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My Journey with Lupus

At  11 years old I started getting sore joints and chest pain. My joints had swelled up and walking and sitting were very difficult. I was in intense pain all the time.

When I lay down flat I found it hard to breathe.  


I ended up in hospital having to get lots of tests and the doctors seemed very sure I had rheumatic fever. But they weren’t convinced it was just rheumatic fever.


One night I started deteriorating quickly. I got extremely breathless, with oxygen levels lessoning and by  morning I was given the timeline of roughly an hour to live. My heart was severely inflamed and I was drowning in excess fluid caused by Lupus. I was rushed by helicopter to the nearest hospital which had the required equipment to drain the fluid. I was in hospital for around three months, still suffering from very sore joints, and they had to confirm my diagnosis of SLE Lupus.  This was the beginning of my twice yearly visits to the specialists.


SLE Lupus (that attacks all the organs of the body rather than one or a few parts within the body) can be a very debilitating autoimmune illness. Basically, my own body is attacking itself.


The Lupus lay dormant for seven years until I was 18 years old, which is when I got diagnosed with stage 4 Lupus Nephritis:Lupus of the kidneys.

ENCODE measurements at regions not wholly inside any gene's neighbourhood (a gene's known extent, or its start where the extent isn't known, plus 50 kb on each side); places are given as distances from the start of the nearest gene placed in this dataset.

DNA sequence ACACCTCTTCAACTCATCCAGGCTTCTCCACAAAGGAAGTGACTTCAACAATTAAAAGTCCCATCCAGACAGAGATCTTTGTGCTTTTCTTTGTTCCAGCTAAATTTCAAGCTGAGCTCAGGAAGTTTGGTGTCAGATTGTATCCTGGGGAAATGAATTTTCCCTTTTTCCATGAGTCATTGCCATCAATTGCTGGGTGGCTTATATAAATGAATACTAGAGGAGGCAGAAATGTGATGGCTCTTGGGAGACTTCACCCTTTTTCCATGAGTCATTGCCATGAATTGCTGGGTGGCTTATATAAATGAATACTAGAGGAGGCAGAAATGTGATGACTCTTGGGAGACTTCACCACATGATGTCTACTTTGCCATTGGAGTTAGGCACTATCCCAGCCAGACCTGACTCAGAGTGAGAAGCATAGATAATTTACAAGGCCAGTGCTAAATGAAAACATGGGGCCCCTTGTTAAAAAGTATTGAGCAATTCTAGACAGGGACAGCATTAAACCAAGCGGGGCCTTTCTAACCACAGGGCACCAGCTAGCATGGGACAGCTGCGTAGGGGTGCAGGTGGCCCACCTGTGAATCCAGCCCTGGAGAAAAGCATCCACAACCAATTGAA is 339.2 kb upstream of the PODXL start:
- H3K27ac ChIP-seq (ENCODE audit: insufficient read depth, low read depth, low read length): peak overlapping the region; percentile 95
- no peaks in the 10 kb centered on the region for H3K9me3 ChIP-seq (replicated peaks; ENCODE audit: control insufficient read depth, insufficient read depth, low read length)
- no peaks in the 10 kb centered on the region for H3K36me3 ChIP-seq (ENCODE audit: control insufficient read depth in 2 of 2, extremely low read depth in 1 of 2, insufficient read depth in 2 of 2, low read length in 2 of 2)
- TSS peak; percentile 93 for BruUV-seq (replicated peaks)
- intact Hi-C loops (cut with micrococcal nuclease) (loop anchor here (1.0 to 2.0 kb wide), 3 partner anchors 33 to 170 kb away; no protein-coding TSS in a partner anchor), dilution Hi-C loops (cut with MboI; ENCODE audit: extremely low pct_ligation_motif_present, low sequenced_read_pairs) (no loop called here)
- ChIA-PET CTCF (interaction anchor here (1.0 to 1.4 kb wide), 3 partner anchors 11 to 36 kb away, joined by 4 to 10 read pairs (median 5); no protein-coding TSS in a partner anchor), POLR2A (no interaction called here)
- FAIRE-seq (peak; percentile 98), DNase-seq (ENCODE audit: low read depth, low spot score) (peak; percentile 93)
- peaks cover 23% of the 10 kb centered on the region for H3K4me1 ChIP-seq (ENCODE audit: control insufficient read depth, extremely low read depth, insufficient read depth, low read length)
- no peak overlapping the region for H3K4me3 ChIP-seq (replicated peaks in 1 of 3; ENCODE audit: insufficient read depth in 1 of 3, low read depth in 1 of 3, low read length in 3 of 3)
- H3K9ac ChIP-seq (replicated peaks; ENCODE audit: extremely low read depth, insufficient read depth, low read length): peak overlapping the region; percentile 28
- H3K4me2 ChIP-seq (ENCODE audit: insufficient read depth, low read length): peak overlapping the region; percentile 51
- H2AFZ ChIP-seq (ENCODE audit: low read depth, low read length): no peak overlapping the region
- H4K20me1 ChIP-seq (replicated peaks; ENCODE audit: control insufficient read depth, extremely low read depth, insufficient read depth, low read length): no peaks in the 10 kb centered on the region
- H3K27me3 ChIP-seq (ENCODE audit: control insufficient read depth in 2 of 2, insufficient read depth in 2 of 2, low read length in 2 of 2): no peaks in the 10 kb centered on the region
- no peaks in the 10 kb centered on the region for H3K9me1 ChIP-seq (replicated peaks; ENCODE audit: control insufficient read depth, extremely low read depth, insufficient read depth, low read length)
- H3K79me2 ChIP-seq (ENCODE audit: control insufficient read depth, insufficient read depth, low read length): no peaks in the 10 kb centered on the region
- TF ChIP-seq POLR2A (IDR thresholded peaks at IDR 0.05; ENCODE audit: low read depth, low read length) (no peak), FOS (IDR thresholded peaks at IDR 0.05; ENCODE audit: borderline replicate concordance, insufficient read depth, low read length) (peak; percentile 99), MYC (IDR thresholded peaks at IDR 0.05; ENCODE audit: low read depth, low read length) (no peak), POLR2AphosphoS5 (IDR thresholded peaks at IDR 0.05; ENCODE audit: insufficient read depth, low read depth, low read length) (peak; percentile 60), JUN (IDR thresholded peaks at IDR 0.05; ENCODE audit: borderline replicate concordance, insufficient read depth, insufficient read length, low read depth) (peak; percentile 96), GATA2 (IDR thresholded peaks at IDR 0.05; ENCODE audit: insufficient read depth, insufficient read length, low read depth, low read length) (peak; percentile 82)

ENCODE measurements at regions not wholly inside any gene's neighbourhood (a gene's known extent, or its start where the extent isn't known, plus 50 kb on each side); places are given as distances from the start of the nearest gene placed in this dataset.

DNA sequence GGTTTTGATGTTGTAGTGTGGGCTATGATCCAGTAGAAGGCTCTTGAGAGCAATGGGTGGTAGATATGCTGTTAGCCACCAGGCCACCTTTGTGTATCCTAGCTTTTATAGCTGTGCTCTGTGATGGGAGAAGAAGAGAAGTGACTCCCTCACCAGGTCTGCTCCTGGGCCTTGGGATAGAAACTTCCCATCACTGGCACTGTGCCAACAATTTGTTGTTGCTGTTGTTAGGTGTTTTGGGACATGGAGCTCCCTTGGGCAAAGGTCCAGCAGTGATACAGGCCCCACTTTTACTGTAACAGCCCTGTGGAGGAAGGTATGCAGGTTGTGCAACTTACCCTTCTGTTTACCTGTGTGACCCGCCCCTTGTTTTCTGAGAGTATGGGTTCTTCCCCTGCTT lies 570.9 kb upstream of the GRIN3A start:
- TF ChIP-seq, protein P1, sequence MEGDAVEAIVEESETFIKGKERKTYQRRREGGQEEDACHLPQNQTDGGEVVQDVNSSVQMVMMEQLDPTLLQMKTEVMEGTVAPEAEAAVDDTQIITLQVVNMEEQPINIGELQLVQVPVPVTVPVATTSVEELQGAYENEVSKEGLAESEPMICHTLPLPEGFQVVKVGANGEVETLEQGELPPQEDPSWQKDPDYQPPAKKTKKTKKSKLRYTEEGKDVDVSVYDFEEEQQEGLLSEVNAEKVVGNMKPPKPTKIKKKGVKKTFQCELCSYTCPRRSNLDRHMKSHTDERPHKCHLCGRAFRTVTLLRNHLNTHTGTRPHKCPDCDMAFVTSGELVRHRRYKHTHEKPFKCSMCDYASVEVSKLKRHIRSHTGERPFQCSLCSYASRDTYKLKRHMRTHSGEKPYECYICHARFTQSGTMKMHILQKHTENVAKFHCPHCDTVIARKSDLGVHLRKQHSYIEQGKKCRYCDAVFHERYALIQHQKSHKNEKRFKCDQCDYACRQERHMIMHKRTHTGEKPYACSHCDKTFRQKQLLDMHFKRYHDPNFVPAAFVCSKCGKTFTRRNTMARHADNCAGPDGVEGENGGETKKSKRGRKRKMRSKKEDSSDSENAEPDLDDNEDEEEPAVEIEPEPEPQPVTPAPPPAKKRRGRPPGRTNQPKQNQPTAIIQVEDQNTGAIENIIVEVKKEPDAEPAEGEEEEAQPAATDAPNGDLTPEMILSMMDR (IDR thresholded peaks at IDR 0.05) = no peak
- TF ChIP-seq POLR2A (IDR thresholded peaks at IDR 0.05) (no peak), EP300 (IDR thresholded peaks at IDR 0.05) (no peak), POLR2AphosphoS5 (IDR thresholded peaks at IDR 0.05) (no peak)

I was put on chemotherapy which tries to kill the active Lupus cells that are attacking my kidney. The doctors caught it in time and were able to treat it. If they didn’t, I would most likely have had a kidney transplant.


On a daily basis I deal with arthritis in my joints, and at times I am left with a butterfly rash that is common in many Lupus patients. I also have fatigue and a high chance of having a stroke.


Around my early teens, my rheumatologist (Lupus doctor) informed me that around the age of 20 or so I would need to get two of my heart valves replaced.


At 21 I had to have open heart surgery to replace two of my valves. It was no easy task for the doctors to decide which types of valves I would need. Pig valves have to be replaced every 15 or so years, but mine would have to be replaced earlier, as the soft tissue in them would be highly vulnerable to an attack from Lupus. In the end, we chose mechanical valves, which are lifelong but have a higher risk of a stroke.

Georgiana is raising funds for the Lupus Foundation of America and their research of finding a cure for Lupus. Lupus is an autoimmune illness that has debilitating consequences, where a person’s own immune system inappropriately attacks tissues in various parts of the body. As many as 1 in 250 people may develop Lupus. If you would like to support this cause you can make a donation or attend the Purple May Charity Ball on the 16th May 2020.

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